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XML Strategy For Computer Algebra

by Zaxo (Archbishop)
on Aug 26, 2004 at 16:00 UTC ( #386064=perlquestion: print w/replies, xml ) Need Help??
Zaxo has asked for the wisdom of the Perl Monks concerning the following question:

I want to do some algebraic manipulation, preferably in Perl. I first looked at Math::Expr, which I've had around for a while and fooled with a little, but I now see that M::E has a lot of shortcomings. Its data file format is undocumented, its error checking and handling is inadequate, and it appears to have been long abandoned in an unfinished state.

One of the things M::E does is output a parse tree in MathML. Looking at the MathML specification to see what the module was doing, it dawned on me that a MathML parser ought to be able to do the whole job, with XSLT to do the algebraic transformations and representational output. The xml parse tree for content MathML should look almost like the kind of algebraic parse tree M::E produces. That ought to settle just about all the problems I have with M::E.

Neither CPAN nor the W3 MathML site list an existing perl module specialized for MathML. I'm not very savvy with XML, but this sure seems like an opportunity to learn (this project is a personal itch - no deadline).

So, I have both the Schema and DTD available for MathML, and all the XML resources of CPAN. I have the green monkey book, which I'm sure will lead me where I want to go as soon as I pick a strategy.

What would your preferred approach to this problem be? What strategy would you use to take an xml namespace and its specs and produce a parser and XSLT engine?

After Compline,

Replies are listed 'Best First'.
Re: XML Strategy For Computer Algebra
by idsfa (Vicar) on Aug 26, 2004 at 16:32 UTC

    My suggestion would be to extend   XML::Xalan, a Perl interface to Xalan-C++. This lets you apply a (potentially dynamically generated) XSL transformation to an XML document. Example from the docs:

    use XML::Xalan; my $tr = new XML::Xalan::Transformer; # parse an XML string: my $parsed = $tr->parse_string(<<"XML"); <?xml version="1.0"?> <doc>Hello</doc> XML # compile a stylesheet string: my $compiled = $tr->compile_stylesheet_string(<<"XSLT"); <?xml version="1.0"?> <xsl:stylesheet xmlns:xsl="" version="1.0"> <xsl:template match="doc"> <out><xsl:value-of select="."/></out> </xsl:template> </xsl:stylesheet> XSLT my $res = $tr->transform_to_data($parsed, $compiled);

    If anyone needs me I'll be in the Angry Dome.
Re: XML Strategy For Computer Algebra
by hsmyers (Canon) on Aug 26, 2004 at 16:27 UTC
    Interesting idea! I'd also look into talking to Mathematica, muMath or MacSyma(sp?) in Perl using your data and possibly the XML structure...


    "Never try to teach a pig to wastes your time and it annoys the pig."
Re: XML Strategy For Computer Algebra
by wufnik (Friar) on Aug 26, 2004 at 20:30 UTC
    this is a bit of a cheat, but if the problem is to produce the mathML that corresponds to a particular mathematical expression, why not approach the problem via


    here are some human readable thoughts on stage 1 transform (humanreadablemath->mathML) and the stage 2 transform (latex->mathML).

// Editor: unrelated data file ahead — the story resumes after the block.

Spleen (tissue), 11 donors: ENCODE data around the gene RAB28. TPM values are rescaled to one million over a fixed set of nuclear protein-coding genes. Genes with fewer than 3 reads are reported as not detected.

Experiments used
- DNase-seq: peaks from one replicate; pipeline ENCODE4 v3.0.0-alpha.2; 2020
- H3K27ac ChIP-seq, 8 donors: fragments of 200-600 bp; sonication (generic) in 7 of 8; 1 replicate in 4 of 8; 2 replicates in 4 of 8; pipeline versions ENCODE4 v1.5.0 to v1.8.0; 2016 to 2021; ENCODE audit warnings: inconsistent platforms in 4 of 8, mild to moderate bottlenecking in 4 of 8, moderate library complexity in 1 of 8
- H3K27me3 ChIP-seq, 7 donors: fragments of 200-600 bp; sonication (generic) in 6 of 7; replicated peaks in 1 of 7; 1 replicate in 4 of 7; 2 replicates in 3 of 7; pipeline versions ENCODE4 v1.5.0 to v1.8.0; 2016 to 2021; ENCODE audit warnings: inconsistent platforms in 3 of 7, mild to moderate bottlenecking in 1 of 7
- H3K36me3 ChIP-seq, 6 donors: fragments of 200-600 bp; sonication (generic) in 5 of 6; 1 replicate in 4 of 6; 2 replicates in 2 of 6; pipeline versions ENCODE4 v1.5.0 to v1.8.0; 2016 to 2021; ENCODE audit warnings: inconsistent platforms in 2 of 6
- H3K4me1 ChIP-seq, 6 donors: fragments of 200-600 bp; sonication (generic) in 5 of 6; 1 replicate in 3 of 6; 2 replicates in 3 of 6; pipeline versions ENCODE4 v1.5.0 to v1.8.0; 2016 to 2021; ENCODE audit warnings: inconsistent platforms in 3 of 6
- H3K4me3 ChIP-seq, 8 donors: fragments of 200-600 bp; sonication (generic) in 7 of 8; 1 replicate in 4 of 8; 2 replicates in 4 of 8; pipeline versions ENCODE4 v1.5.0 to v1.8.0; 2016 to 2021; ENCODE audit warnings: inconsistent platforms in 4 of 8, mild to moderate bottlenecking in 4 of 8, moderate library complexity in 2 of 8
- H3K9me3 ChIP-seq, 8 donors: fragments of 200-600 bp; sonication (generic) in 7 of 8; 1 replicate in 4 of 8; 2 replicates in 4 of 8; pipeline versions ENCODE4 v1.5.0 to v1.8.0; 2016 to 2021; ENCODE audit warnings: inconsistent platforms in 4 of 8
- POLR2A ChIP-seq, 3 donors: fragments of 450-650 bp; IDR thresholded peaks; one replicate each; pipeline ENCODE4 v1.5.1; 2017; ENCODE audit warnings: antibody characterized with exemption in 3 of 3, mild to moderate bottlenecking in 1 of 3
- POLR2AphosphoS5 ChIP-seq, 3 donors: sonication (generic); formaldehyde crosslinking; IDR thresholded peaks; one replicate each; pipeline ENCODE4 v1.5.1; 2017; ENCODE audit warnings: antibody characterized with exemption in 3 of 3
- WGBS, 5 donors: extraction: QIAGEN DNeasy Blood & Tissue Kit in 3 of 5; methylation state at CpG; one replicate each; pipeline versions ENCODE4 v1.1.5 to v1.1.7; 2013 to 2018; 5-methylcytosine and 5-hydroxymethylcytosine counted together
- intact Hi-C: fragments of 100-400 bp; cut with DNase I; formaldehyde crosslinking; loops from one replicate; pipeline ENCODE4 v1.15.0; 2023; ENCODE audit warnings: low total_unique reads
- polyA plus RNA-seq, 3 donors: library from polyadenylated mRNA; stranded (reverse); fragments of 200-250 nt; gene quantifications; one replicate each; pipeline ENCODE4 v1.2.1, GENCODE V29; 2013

STAGE 1

    the first step is to take create your latex from your original mathematical input.

    you can create .tex files from 'understandable' mathematical expressions via a perl file, which can be found at

    this will enable full transform from the text $input:
    integral from 0 to infinity of e ^ (-x^2/2)dx = sqrt(pi over 2)
    to latex file test.tex

    STAGE 2

    now you just need to push this through some sort of latex->mathML converter, ie stage 2. are there some?

    apparently yes:

    one such can be found at: . ermmm, i have not actually used the above - but apparently 'several' people are working on this, so 'one hopes' there is a reasonable chance of an adequate solution.

    if not, you will still have all of the tex tools to play with creating gifs etc from your resultant tex file. of course, there are demerits to this chaining, but hey, this problem is imho big & nasty...

    best wishes -

    -- in the world of the mules there are no rules --
Re: XML Strategy For Computer Algebra
by kvale (Monsignor) on Aug 27, 2004 at 00:41 UTC
    If your goal is to manipulate algebraic expressions, rather than investigate XML and XSL, you may want to try using a perl interface to an already extant symbolic engine. Writing symbolic engines for all but the simplest tasks and getting them correct in all the corner cases is hard. Mathematica had serious bugs in their integration code for years.

    MAXIMA (yes, all caps, this started as a mainframe prog) is one of the original computer algebra systems, It was proprietary for years and was then released as open source. Symaxx is a Perl/Tk interface to MAXIMA that should serve as a nice example for interfacing with the engine.


      Someone already put togther an ASCII to MathML translation program. While I have not had a chance to look at it (and it seems to be written in Javascript) the link may be of use:
Re: XML Strategy For Computer Algebra
by Solo (Deacon) on Aug 27, 2004 at 13:03 UTC
    XML::LibXML and XML::LibXSLT are my preferred modules for XML work.

    You'll want an XML editor like XML Cooktop or one of the many alternatives on Freshmeat. An editor that allows interactive XPath and XSL transforms will save you a lot of time in the learning curve, IMO.


    You said you wanted to be around when I made a mistake; well, this could be it, sweetheart.

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